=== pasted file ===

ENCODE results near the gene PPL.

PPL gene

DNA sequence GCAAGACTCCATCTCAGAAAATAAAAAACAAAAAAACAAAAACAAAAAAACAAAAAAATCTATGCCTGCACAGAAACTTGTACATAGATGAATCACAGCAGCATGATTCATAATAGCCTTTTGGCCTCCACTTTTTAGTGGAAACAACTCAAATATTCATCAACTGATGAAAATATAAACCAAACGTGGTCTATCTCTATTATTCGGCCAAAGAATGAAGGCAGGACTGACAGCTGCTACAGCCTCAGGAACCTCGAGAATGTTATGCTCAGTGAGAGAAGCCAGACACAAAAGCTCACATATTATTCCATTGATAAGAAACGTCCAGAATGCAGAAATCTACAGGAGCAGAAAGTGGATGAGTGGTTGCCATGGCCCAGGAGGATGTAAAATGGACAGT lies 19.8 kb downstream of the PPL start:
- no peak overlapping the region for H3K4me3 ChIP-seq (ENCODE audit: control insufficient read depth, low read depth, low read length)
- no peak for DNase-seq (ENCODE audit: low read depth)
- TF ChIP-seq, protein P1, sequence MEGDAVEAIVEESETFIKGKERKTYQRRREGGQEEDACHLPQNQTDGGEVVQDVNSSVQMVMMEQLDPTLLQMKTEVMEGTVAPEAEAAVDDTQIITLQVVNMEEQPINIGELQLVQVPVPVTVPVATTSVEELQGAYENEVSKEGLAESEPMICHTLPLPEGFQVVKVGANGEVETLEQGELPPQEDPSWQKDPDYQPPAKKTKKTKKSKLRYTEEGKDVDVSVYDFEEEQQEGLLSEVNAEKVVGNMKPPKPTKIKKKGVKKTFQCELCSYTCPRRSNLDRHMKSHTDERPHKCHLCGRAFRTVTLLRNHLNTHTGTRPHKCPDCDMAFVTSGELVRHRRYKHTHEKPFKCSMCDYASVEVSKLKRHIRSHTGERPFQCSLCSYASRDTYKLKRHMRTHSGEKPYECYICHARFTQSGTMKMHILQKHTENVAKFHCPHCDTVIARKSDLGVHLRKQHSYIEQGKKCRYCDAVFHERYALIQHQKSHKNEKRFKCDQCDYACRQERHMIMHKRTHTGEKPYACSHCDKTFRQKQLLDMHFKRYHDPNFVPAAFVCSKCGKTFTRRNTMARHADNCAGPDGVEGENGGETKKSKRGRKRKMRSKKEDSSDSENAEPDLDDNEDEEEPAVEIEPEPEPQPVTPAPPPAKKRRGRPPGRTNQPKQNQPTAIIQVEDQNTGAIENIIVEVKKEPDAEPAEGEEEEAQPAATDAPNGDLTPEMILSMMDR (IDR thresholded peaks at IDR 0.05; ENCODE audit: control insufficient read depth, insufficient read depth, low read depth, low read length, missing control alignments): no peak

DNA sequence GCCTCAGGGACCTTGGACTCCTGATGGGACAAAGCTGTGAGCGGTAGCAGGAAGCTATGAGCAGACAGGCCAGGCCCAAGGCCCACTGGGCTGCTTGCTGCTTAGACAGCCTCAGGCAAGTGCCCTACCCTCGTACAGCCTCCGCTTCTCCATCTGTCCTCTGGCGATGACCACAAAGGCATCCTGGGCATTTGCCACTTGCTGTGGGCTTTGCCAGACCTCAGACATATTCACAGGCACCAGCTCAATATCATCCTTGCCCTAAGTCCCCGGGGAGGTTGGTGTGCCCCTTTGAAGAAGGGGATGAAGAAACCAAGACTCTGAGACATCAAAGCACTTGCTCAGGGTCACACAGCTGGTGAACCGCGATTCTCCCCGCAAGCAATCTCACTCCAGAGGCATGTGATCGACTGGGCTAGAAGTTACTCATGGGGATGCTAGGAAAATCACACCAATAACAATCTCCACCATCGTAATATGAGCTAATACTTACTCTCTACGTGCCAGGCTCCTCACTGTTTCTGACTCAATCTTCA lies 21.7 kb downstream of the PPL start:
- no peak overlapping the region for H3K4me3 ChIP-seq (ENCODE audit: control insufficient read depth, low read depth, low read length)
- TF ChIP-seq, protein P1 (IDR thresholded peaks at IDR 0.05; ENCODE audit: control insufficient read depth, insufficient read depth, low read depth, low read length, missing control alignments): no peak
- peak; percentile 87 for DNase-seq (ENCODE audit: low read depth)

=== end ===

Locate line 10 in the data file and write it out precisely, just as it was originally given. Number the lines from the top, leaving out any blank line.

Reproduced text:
- peak; percentile 87 for DNase-seq (ENCODE audit: low read depth)